Alcoholics go through multiple detoxifications with each episode being more severe and the likelihood of relapse higher with each episode. In addition, cues associated with alcohol drinking can enhance 'craving'and precipitate relapse drinking. The overall goals of this project are to determine neuronal mechanisms underlying cue-induced ethanol (EtOH)-seeking behavior and the effects that repeated deprivation cycles have on these mechanisms. The overall hypothesis is that increased activities of dopamine (DA) and glutamate (Glu) pathways within the meso-cortico-limbic system underlie cue-induced EtOH-seeking behavior and the activities of these pathways are further enhanced with repeated deprivation cycles. A Pavlovian Spontaneous Recovery (PSR) test will be used to measure expression of EtOH-seeking behavior in alcohol-preferring (P) rats following prolonged abstinence. Repeated 2-week cycles of abstinence and operant ethanol access will be used to evaluate the effects of repeated deprivations on cue-induced EtOH-seeking behavior. No-net-flux (NNF) and conventional in vivo microdialysis techniques will be used to examine the involvement of DA, Glu and GABA systems in EtOH-seeking behavior, and changes in these systems associated with distinct cues and repeated deprivations. Microinjection procedures will be used to identify pathways and receptors involved in regulating EtOH-seeking behavior.
Aim 1 will determine the interactions of odor cues and repeated deprivations on expression of EtOH-seeking behavior and transmitter release.
Aim 2 will assess the effects of repeated deprivations on basal neurotransmission of DA, Glu and GABA within the meso-limbic system that persists in the absence of EtOH.
Aim 3 will use microinjection techniques to assess the involvement of different receptors in regulating cue-induced EtOH-seeking behavior. Overall, this project will provide important information on neuronal mechanisms involved in regulating cue-induced EtOH-seeking behavior and the impact of repeated deprivations on these neuronal systems.

Public Health Relevance

Most alcoholics go through multiple periods of abstinence followed by relapse drinking with each relapse episode being more severe than the previous one. Cues associated with alcohol drinking can enhance craving and promote relapse drinking. Understanding brain mechanisms involved in craving and the impact that repeated episodes of abstinence and relapse drinking have on this behavior would help provide a foundation for developing treatment strategies to reduce 'craving'and prevent relapse drinking.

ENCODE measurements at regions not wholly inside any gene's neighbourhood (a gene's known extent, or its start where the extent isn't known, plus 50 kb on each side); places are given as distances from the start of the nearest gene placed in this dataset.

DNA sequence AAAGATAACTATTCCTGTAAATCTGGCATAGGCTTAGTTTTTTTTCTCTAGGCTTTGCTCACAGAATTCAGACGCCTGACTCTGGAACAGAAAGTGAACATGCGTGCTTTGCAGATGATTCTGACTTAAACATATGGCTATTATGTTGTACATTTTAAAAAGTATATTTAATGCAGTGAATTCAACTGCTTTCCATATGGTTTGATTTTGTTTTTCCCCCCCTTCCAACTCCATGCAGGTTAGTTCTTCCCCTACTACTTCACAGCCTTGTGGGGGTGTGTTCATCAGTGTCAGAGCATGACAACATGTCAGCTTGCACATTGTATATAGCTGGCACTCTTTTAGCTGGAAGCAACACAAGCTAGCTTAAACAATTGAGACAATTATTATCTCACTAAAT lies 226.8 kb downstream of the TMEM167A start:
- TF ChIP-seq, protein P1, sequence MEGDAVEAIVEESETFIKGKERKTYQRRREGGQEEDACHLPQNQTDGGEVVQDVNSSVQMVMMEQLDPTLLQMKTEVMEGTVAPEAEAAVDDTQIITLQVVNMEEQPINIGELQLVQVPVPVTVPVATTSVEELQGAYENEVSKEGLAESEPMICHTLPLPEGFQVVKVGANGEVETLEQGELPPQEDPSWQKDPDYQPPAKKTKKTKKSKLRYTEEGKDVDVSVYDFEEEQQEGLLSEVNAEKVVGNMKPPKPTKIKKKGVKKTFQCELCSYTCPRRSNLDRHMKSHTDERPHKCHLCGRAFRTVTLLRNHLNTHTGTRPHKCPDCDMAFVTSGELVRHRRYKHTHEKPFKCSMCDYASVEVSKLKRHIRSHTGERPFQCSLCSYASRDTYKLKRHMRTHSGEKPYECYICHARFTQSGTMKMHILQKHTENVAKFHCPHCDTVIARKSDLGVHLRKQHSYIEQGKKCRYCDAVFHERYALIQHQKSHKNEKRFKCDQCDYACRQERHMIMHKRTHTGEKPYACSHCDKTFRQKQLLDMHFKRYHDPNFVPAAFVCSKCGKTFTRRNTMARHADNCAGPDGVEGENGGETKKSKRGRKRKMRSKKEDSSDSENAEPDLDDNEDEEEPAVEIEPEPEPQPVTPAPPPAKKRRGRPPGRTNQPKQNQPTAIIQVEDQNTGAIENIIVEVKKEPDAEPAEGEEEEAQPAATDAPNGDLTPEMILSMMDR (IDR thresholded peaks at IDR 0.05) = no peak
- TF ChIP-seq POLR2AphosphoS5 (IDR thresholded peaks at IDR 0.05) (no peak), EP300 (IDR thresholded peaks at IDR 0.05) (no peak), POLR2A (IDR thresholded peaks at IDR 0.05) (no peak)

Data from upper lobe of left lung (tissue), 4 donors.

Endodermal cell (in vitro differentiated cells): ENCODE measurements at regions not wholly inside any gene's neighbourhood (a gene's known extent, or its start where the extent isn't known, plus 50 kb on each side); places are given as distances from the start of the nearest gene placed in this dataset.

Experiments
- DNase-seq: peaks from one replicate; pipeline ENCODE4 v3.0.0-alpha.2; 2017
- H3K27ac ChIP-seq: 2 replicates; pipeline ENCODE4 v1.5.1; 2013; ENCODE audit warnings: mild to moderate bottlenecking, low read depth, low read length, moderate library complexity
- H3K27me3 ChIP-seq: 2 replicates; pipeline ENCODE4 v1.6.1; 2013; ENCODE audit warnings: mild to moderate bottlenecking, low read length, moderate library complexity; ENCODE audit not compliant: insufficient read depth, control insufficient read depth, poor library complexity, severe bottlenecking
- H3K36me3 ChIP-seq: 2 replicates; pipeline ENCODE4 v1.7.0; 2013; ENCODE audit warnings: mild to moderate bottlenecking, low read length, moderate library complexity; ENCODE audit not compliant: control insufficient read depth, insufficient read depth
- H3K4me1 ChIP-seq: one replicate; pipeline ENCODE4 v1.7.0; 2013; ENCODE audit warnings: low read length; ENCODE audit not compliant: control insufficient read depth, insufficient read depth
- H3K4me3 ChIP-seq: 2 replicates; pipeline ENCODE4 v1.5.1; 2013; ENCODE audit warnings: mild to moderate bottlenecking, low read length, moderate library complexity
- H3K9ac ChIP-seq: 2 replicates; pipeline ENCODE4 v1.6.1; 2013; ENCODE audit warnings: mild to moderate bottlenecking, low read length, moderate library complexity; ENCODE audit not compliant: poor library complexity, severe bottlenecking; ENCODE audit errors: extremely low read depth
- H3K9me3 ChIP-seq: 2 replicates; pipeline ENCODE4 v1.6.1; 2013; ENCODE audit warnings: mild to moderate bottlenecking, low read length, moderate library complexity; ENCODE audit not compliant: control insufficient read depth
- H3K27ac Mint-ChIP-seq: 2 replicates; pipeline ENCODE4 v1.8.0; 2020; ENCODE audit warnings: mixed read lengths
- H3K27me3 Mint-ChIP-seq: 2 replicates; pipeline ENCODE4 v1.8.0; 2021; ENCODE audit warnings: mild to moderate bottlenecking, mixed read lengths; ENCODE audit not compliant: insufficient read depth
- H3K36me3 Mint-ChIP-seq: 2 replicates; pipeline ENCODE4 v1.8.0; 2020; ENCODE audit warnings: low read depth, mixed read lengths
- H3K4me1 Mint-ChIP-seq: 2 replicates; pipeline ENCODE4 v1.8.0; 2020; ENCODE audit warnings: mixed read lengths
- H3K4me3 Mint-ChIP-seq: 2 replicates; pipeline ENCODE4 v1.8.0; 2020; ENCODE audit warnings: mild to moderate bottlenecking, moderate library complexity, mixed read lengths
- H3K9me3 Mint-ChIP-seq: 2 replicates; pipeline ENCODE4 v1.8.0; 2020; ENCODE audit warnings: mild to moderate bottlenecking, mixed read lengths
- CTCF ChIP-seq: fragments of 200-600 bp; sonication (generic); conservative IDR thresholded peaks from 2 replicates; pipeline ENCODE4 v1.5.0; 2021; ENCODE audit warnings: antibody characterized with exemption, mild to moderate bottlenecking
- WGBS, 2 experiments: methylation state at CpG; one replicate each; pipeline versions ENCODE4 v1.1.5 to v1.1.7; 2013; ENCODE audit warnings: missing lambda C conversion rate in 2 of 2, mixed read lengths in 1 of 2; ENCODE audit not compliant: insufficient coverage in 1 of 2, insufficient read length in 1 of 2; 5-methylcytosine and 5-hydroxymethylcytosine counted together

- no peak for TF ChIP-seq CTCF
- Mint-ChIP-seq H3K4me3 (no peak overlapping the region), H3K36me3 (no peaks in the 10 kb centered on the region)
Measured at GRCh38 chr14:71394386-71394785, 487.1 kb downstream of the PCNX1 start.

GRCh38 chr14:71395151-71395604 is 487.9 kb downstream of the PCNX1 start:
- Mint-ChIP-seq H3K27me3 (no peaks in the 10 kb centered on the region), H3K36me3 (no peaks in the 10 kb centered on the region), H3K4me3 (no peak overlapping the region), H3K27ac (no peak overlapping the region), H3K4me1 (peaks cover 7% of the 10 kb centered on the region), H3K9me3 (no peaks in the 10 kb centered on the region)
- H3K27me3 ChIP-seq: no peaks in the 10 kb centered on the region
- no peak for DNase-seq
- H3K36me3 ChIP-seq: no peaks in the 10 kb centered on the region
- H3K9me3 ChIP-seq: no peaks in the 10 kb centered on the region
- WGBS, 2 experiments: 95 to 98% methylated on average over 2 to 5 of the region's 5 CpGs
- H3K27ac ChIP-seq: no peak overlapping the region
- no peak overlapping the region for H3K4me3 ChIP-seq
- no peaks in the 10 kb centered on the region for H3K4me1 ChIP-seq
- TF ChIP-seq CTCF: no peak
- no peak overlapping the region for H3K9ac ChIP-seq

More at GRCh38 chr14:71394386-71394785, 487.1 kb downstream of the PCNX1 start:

Agency
National Institute of Health (NIH)
Institute
National Institute on Alcohol Abuse and Alcoholism (NIAAA)
Type
Research Project (R01)
Project #
1R01AA022287-01
Application #
8524073
Study Section
Neurotoxicology and Alcohol Study Section (NAL)
Program Officer
Grakalic, Ivana
Project Start
2013-07-10
Project End
2018-05-31
Budget Start
2013-07-10
Budget End
2014-05-31
Support Year
1
Fiscal Year
2013
Total Cost
$312,000
Indirect Cost
$112,000
Name
Indiana University-Purdue University at Indianapolis
Department
Psychiatry
Type
Schools of Medicine
DUNS #
603007902
City
Indianapolis
State
IN
Country
United States
Zip Code
46202
Hauser, Sheketha R; Deehan Jr, Gerald A; Toalston, Jamie E et al. (2014) Enhanced alcohol-seeking behavior by nicotine in the posterior ventral tegmental area of female alcohol-preferring (P) rats: modulation by serotonin-3 and nicotinic cholinergic receptors. Psychopharmacology (Berl) 231:3745-55
Hauser, Sheketha R; Wilden, Jessica A; Deehan Jr, Gerald A et al. (2014) Cocaine influences alcohol-seeking behavior and relapse drinking in alcohol-preferring (P) rats. Alcohol Clin Exp Res 38:2678-86